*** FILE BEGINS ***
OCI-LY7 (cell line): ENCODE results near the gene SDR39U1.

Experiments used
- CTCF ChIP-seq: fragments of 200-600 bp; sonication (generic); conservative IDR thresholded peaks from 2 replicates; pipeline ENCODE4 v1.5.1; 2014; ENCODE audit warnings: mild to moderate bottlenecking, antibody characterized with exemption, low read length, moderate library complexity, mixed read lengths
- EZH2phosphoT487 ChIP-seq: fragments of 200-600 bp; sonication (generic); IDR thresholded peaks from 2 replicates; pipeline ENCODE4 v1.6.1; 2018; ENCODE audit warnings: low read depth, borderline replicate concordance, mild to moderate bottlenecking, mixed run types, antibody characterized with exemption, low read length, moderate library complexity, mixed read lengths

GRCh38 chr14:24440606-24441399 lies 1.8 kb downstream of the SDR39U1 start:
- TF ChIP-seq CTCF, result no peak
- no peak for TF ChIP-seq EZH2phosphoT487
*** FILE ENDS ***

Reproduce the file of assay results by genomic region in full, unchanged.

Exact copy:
OCI-LY7 (cell line): ENCODE results near the gene SDR39U1.

Experiments used
- CTCF ChIP-seq: fragments of 200-600 bp; sonication (generic); conservative IDR thresholded peaks from 2 replicates; pipeline ENCODE4 v1.5.1; 2014; ENCODE audit warnings: mild to moderate bottlenecking, antibody characterized with exemption, low read length, moderate library complexity, mixed read lengths
- EZH2phosphoT487 ChIP-seq: fragments of 200-600 bp; sonication (generic); IDR thresholded peaks from 2 replicates; pipeline ENCODE4 v1.6.1; 2018; ENCODE audit warnings: low read depth, borderline replicate concordance, mild to moderate bottlenecking, mixed run types, antibody characterized with exemption, low read length, moderate library complexity, mixed read lengths

GRCh38 chr14:24440606-24441399 lies 1.8 kb downstream of the SDR39U1 start:
- TF ChIP-seq CTCF, result no peak
- no peak for TF ChIP-seq EZH2phosphoT487